Cystic Fibrosis (CF)

Cystic fibrosis is a progressive, genetic disease that causes persistent lung infections and limits the ability to breathe over time.

 

What are the symptoms? 

People with CF can have a variety of symptoms, including very salty-tasting skin, persistent coughing, at times with phlegm, frequent lung infections including pneumonia or bronchitis, wheezing or shortness of breath, poor growth or weight gain in spite of a good appetite, frequent greasy, bulky stools or difficulty with bowel movements, and male infertility. 

What causes it? 

Cystic fibrosis is a genetic disease. People with CF have inherited two copies of the defective CF gene -- one copy from each parent. Both parents must have at least one copy of the defective gene.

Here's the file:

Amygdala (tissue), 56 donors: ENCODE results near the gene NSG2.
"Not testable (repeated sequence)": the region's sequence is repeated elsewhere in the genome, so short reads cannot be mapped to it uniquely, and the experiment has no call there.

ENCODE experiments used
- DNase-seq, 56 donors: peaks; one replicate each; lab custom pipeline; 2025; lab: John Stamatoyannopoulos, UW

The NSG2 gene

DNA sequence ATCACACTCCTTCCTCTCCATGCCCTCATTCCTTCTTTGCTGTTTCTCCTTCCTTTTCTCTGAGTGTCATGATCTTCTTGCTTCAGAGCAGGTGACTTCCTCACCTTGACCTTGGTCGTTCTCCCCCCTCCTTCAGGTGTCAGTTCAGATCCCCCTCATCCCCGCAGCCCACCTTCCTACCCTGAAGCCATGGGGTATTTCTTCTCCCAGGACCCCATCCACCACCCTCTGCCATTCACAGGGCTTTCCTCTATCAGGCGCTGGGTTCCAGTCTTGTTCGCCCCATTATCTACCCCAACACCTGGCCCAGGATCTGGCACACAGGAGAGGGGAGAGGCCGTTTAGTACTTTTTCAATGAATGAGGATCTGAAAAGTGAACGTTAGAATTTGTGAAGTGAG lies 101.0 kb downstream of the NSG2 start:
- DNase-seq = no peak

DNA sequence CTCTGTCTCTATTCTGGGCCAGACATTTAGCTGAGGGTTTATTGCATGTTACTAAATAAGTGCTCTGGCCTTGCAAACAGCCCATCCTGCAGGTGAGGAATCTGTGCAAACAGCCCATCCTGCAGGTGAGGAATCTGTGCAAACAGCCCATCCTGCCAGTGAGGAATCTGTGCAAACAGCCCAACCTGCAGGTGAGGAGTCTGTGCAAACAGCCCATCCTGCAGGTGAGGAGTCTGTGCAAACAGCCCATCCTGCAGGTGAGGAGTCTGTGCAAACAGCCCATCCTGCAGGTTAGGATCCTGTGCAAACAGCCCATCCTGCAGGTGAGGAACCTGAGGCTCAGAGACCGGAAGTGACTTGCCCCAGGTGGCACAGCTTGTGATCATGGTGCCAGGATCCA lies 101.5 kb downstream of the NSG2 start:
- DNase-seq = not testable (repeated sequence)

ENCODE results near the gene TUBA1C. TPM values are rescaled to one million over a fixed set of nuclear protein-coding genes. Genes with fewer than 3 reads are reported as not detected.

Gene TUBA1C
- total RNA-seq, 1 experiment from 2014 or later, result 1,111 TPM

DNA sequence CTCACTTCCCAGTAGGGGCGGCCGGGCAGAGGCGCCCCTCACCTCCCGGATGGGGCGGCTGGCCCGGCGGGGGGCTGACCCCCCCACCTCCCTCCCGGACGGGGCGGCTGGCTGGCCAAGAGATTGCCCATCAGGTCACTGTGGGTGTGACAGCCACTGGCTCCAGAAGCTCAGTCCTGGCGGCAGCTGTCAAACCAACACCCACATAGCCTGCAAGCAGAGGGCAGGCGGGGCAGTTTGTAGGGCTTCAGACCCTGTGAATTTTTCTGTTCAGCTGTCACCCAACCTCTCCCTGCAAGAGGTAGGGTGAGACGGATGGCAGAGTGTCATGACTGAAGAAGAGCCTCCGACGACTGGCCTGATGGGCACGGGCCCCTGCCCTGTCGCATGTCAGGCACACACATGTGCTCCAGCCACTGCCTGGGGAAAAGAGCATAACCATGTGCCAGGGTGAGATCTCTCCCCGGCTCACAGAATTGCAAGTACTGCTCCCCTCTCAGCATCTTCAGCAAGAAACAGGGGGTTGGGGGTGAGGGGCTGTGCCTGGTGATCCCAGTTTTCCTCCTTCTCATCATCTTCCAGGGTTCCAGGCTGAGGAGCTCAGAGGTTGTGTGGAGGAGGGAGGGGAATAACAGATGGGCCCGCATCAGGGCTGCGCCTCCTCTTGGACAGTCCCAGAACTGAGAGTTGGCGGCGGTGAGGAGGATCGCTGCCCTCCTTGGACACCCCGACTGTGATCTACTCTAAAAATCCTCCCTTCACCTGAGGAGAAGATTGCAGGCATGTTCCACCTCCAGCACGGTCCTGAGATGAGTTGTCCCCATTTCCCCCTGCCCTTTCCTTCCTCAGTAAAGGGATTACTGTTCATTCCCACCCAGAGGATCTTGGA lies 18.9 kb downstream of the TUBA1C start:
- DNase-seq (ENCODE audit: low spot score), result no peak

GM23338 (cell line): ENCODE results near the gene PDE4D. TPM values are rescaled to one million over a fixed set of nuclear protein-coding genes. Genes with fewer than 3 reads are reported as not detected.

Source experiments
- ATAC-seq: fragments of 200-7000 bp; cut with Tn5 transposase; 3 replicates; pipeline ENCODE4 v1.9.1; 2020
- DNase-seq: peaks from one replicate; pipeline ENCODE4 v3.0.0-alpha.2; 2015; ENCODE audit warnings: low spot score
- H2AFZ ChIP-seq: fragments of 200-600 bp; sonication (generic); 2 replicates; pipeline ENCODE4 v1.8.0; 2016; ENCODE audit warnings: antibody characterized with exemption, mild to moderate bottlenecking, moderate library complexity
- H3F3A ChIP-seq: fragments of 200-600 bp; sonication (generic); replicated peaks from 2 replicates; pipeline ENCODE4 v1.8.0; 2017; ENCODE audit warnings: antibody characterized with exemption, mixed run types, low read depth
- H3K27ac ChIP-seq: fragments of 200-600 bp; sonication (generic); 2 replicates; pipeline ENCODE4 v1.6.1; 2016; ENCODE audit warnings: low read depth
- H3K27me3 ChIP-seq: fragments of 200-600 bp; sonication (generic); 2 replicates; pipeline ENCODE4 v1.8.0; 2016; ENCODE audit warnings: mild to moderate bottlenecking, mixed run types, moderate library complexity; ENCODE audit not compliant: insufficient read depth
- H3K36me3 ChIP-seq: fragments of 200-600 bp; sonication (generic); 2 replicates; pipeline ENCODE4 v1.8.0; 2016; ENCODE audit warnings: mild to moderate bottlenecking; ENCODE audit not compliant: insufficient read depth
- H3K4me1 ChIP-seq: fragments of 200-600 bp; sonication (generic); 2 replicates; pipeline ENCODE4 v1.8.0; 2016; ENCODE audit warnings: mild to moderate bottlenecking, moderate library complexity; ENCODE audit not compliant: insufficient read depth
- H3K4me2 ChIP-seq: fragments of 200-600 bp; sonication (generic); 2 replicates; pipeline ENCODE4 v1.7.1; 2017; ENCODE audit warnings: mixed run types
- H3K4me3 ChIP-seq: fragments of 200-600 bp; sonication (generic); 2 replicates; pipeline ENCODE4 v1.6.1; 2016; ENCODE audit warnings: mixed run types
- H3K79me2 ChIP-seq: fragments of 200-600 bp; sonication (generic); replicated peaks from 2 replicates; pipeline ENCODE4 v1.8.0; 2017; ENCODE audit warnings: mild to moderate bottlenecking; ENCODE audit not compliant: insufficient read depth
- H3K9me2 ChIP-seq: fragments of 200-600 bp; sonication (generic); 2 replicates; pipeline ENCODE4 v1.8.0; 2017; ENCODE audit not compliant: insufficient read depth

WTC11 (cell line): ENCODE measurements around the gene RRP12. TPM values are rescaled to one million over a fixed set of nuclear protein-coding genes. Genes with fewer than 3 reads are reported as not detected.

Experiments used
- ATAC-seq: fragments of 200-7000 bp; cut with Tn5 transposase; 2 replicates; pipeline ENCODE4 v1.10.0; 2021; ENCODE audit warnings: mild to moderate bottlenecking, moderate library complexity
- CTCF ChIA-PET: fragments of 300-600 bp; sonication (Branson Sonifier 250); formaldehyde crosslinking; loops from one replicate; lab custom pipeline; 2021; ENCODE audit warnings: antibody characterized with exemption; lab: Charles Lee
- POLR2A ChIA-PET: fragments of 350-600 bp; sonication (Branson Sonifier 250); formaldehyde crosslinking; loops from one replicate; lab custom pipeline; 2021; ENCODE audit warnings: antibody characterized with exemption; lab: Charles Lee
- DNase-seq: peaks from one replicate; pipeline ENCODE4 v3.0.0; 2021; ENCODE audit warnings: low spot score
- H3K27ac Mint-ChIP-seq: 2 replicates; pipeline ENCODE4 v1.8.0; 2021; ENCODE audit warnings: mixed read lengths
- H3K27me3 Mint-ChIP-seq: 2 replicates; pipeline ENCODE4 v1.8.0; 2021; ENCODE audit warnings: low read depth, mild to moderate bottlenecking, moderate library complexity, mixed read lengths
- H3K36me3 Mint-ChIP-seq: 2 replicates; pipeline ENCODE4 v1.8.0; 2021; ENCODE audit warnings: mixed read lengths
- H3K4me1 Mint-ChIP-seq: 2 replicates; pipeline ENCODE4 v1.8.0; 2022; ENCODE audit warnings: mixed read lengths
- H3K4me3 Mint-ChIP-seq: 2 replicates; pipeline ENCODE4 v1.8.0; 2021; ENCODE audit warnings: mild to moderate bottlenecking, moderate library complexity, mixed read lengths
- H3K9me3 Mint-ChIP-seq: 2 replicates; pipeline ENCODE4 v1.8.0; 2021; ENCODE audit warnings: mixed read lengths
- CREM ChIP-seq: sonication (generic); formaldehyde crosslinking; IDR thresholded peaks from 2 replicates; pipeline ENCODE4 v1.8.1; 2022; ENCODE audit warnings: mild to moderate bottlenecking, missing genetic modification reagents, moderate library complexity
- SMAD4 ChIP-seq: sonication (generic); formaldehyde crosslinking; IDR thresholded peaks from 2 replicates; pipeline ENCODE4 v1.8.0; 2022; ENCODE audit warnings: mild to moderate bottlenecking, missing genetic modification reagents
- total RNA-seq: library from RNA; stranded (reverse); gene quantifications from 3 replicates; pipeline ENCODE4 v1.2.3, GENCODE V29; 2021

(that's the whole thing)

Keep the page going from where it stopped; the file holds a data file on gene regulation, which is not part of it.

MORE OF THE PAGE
How is it diagnosed and prevalence? 

Diagnosing cystic fibrosis is a multistep process, and should include a newborn screening, a sweat test, a genetic or carrier test, and a clinical evaluation at a CF Foundation-accredited care center. It is estimated that more than 30,000 people are living with cystic fibrosis (more than 70,000 worldwide). Approximately 1,000 new cases of CF are diagnosed each year.

What is the individual impact?

Cystic Fibrosis (CF) affects a person's life in many ways and at times considerably challenges his or her health and lifestyle. People with CF may find it difficult to study or work full-time while coping with hospitalizations, fatigue, and a demanding treatment regimen.